Dunhill Homes, a Dallas-based home building startup, last week took over the management of two master-planned communities in the Las Vegas area.

The two golf course communities—Rhodes Ranch, in Vegas’ southwest valley, with 314 finished and 1,993 unfinished lots; and Tuscany Village, in Henderson, Nev., with 350 finished and 559 partially developed lots—had been owned by Rhodes Homes, which filed for protection from creditors under Chapter 11 a year ago.

A group of five lenders led by Credit Suisse, owed $370 million by Rhodes Homes, took over these communities (which collateralized that debt) last January as part of a final court-approved restructuring agreement reached between the builder and its secured creditors.

Dunhill officials expect the developments to yield more than 2,300 residential units through the buildouts.

Richard Dix, Dunhill Homes’ chairman and the former president of Pulte Homes’ Mountain West Area, had been acting on behalf of the lenders—which had accused Rhodes Homes and its owner Jim Rhodes of mismanaging cash—overseeing Rhodes Homes’ expenses and contractors while it was in Chapter 11. The lenders retained Dix as a consultant through Carwin Advisors, a business unit of Winchester Carlisle, a real estate holding company that is Dunhill Homes’ parent.

Dunhill Homes, which has been operating for about a year, on April 1 assumed management of the two communities as well as several commercial parcels that include 50 acres in southwest Las Vegas. Dunhill expects to close 200 homes in the two communities in 2010.

Dunhill's entry into the Las Vegas market is being led by Don Boettcher, who’s been building homes for a generation and had worked for Pulte in various management positions including being part of its Las Vegas division’s executive team. He calls Dunhill’s move into this market “a fresh start for these exceptional assets.”

In an interview with BUILDER on Tuesday, Boettcher said that Dunhill’s “first priority” is “to get our arms around these communities over the next year.” For the time being, Carlisle will continue operating and managing Rhodes’ assets, which include models that range from 1,264 to 3,021 square feet and start in the high $100s, according to Dunhill’s Website. Boettcher added, however, that his company is evaluating Rhodes’ home plans for changes it might need to make in its product mix. “We want to make sure we’re hitting the market’s sweet spot,” he explained.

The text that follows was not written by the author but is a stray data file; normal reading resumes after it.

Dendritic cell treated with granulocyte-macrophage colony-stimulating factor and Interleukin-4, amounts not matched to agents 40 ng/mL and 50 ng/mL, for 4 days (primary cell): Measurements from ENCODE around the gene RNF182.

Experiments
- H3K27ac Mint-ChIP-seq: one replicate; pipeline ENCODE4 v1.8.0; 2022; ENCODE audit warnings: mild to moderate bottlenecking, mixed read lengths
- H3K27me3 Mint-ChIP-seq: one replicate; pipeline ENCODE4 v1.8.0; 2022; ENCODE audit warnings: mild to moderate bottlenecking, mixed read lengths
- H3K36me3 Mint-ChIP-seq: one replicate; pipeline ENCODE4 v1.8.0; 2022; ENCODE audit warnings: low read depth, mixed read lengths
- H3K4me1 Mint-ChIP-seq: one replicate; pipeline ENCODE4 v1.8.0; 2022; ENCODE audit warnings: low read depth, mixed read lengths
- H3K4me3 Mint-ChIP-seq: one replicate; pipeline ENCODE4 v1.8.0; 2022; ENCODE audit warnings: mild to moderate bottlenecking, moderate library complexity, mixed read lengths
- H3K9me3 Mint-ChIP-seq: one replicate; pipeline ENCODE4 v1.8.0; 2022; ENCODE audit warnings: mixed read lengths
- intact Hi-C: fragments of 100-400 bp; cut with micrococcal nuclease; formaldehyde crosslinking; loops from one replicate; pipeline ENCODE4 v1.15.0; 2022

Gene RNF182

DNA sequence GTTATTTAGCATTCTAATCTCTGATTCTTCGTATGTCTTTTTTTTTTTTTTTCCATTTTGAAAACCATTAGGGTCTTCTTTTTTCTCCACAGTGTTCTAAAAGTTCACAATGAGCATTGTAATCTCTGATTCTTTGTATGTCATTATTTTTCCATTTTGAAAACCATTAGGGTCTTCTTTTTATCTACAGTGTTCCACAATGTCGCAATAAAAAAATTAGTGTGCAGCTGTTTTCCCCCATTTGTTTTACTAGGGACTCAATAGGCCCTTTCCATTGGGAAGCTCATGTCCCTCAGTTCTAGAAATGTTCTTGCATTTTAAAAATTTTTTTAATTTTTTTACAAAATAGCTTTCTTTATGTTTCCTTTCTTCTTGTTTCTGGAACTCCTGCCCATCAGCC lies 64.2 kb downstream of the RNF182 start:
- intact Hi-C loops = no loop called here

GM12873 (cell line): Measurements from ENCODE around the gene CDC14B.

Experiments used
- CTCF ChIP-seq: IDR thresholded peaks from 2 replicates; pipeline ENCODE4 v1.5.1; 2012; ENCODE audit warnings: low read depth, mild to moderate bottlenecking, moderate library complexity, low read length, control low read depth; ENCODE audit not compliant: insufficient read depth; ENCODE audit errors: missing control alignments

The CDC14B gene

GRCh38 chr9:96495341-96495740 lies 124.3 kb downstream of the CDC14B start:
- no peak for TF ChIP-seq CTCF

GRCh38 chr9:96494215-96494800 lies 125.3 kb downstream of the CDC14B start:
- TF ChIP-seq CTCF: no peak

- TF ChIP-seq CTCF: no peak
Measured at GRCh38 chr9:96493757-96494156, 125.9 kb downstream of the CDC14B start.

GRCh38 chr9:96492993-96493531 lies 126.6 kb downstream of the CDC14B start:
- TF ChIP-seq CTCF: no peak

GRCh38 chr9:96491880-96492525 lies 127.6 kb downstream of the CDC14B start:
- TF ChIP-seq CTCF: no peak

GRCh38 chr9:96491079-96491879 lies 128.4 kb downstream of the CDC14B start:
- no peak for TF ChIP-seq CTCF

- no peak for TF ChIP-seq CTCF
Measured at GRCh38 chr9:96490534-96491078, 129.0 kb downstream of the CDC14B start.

(In Texas, Dunhill Homes is currently selling houses at the active-adult community Wellstone at Craig Ranch in McKinney, whose models range from 1,700 to 2,600 square feet, and are priced from $350,000 to $400,000.)

Dunhill is entering a Las Vegas market that is still reeling from the housing recession. Local builders and developers pulled only 5,675 residential permits last year, according to Hanley Wood Market Intelligence estimates. And Las Vegas was one of four markets that posted new lows on the latest S&P/Case-Shiller Home Price Index. Foreclosure filings in Las Vegas remain among the highest in the nation, but they have been receding a bit in recent months.

“I wouldn’t say it’s a turnaround,” said Boettcher. “We’re bumping along the bottom and have reached stability, which is a lot better than a year ago when [the market] was in freefall.”

Boettcher said Dunhill Homes is looking for other asset-management and build-out opportunities in Las Vegas, as well as in Dallas and Houston.

John Caulfield is senior editor for BUILDER magazine.

Learn more about markets featured in this article: Las Vegas, NV, Dallas, TX.